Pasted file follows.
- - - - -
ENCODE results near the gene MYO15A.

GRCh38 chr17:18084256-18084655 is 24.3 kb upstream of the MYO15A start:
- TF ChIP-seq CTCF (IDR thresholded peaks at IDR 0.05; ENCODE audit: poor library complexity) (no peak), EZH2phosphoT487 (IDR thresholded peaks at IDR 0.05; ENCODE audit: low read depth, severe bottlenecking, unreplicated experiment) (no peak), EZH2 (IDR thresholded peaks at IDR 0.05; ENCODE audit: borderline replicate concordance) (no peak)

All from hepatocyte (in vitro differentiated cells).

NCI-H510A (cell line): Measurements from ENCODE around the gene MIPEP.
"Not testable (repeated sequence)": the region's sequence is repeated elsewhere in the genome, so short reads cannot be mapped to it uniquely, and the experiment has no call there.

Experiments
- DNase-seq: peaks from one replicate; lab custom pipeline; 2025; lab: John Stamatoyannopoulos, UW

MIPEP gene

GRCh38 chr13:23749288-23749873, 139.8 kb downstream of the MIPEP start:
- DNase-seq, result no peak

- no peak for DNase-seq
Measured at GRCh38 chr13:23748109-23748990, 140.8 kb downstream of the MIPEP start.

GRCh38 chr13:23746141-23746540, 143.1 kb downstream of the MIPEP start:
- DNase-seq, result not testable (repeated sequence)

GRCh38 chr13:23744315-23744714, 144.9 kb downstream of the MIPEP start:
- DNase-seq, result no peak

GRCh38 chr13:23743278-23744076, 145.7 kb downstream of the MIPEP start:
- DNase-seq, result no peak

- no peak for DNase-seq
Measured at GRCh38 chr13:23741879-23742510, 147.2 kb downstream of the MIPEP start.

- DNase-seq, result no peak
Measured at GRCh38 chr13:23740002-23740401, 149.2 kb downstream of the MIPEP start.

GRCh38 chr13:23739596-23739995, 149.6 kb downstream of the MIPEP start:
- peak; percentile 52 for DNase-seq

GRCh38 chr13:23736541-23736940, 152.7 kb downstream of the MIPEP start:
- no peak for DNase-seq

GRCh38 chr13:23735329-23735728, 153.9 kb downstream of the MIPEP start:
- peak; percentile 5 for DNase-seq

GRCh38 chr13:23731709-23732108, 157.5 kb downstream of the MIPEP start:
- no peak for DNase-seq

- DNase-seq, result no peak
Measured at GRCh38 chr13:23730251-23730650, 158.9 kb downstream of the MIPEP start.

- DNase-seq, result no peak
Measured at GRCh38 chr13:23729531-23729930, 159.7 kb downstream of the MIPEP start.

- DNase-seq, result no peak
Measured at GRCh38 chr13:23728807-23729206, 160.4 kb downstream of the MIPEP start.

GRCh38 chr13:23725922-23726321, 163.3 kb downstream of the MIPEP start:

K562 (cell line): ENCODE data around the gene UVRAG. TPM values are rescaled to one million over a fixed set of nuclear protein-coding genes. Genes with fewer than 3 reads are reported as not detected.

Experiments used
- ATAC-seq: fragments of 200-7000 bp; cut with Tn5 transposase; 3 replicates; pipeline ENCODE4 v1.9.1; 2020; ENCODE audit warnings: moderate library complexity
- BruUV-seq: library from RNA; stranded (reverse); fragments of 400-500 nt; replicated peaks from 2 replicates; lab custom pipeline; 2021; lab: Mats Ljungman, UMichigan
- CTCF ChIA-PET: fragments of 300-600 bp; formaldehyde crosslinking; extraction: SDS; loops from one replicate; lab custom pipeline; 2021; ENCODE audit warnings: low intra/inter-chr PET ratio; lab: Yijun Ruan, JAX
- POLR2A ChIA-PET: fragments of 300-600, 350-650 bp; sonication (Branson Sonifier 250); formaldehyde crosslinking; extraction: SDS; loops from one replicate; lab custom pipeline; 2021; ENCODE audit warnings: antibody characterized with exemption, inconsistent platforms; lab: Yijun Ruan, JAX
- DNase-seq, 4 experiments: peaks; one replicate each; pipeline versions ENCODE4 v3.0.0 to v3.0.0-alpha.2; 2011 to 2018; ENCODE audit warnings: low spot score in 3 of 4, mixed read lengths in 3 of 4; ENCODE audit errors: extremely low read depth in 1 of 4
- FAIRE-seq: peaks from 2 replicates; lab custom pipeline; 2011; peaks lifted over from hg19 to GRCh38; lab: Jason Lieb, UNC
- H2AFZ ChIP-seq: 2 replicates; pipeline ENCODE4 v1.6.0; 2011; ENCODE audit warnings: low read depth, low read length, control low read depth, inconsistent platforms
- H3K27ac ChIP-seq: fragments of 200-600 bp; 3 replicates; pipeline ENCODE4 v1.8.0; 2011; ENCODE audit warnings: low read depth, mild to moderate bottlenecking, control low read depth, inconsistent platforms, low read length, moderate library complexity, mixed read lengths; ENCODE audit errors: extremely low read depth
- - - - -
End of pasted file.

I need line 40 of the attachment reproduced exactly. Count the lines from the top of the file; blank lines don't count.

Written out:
Experiments used